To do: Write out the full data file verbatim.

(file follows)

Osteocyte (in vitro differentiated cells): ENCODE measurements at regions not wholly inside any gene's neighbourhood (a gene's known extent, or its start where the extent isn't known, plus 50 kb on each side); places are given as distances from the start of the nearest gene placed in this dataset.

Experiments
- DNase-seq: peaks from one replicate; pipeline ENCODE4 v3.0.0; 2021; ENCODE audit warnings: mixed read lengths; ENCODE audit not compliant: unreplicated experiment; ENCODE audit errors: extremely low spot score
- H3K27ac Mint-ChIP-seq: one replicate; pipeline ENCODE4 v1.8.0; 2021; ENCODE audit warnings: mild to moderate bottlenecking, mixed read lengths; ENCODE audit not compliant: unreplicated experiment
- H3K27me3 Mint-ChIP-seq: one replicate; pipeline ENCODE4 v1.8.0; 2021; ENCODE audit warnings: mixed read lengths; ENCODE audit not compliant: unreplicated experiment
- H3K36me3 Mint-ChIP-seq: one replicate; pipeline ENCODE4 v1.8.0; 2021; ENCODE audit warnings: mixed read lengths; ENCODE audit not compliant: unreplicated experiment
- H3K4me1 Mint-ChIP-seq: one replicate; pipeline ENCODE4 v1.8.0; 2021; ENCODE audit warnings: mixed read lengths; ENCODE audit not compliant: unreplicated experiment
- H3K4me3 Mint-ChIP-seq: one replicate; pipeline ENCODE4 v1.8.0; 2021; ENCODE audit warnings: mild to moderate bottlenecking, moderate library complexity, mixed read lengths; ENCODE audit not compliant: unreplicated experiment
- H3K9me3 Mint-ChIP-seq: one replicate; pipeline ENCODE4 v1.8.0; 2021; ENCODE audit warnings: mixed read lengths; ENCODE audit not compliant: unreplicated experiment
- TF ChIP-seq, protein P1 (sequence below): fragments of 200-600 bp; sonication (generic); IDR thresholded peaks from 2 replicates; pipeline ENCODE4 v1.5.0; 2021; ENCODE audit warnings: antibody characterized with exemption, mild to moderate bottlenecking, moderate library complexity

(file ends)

Osteocyte (in vitro differentiated cells): ENCODE measurements at regions not wholly inside any gene's neighbourhood (a gene's known extent, or its start where the extent isn't known, plus 50 kb on each side); places are given as distances from the start of the nearest gene placed in this dataset.

Experiments
- DNase-seq: peaks from one replicate; pipeline ENCODE4 v3.0.0; 2021; ENCODE audit warnings: mixed read lengths; ENCODE audit not compliant: unreplicated experiment; ENCODE audit errors: extremely low spot score
- H3K27ac Mint-ChIP-seq: one replicate; pipeline ENCODE4 v1.8.0; 2021; ENCODE audit warnings: mild to moderate bottlenecking, mixed read lengths; ENCODE audit not compliant: unreplicated experiment
- H3K27me3 Mint-ChIP-seq: one replicate; pipeline ENCODE4 v1.8.0; 2021; ENCODE audit warnings: mixed read lengths; ENCODE audit not compliant: unreplicated experiment
- H3K36me3 Mint-ChIP-seq: one replicate; pipeline ENCODE4 v1.8.0; 2021; ENCODE audit warnings: mixed read lengths; ENCODE audit not compliant: unreplicated experiment
- H3K4me1 Mint-ChIP-seq: one replicate; pipeline ENCODE4 v1.8.0; 2021; ENCODE audit warnings: mixed read lengths; ENCODE audit not compliant: unreplicated experiment
- H3K4me3 Mint-ChIP-seq: one replicate; pipeline ENCODE4 v1.8.0; 2021; ENCODE audit warnings: mild to moderate bottlenecking, moderate library complexity, mixed read lengths; ENCODE audit not compliant: unreplicated experiment
- H3K9me3 Mint-ChIP-seq: one replicate; pipeline ENCODE4 v1.8.0; 2021; ENCODE audit warnings: mixed read lengths; ENCODE audit not compliant: unreplicated experiment
- TF ChIP-seq, protein P1 (sequence below): fragments of 200-600 bp; sonication (generic); IDR thresholded peaks from 2 replicates; pipeline ENCODE4 v1.5.0; 2021; ENCODE audit warnings: antibody characterized with exemption, mild to moderate bottlenecking, moderate library complexity